The refusal of Avi Cohen's family to give away the former Israel football captain's organs has reopened a debate over the religious objections to such donations.
Mr Cohen, who also played for Liverpool in the 1980s, was hurt in a motor-cycle accident three weeks ago in the Tel Aviv suburb of Ramat Gan.
He lay in a coma for nine days before doctors at Ichilov Hospital told his family he was clinically dead.
Mr Cohen, 54, was a proud organ donor card carrier and had advocated that every professional footballer in the country should carry one.
His family agreed that his organs should be donated before he was taken off his life-support machine but several so-called "miracle worker" rabbis objected.
Friends say one rabbi claimed he had had a dream that Mr Cohen would come out of the coma within a week.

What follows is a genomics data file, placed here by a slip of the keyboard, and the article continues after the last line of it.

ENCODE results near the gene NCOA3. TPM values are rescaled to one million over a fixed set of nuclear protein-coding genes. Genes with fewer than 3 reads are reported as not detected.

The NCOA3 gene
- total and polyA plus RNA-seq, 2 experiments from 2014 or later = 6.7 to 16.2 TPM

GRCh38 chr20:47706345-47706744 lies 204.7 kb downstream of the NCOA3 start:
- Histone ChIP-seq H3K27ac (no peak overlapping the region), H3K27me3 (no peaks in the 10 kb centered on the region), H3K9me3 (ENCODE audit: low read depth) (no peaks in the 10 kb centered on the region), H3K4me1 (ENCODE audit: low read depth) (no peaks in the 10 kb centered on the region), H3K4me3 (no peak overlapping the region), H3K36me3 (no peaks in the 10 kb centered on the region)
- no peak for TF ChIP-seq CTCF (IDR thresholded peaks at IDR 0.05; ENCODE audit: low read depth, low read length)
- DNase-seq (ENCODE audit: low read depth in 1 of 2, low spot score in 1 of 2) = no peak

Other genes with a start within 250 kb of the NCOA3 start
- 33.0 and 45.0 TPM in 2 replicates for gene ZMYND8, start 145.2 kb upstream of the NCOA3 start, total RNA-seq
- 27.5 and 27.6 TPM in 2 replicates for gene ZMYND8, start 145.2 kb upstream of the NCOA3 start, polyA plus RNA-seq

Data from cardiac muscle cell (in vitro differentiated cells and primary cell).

Others told the family that taking his organs while his heart was still beating was murder according to halachah.
The family succumbed, even though potential recipients had been told organs had been located for them.
Despite the rabbis' claims, Mr Cohen was declared dead the next day. Thousands of fans attended his funeral which began with a service at Tel Aviv's National Stadium.
The small number of Israelis willing to donate organs has led to international black market organ rings.
A number of MKs have now proposed a law that will recognise donor agreements as legally binding, preventing anyone acting against the potential donor's wishes after his or her death.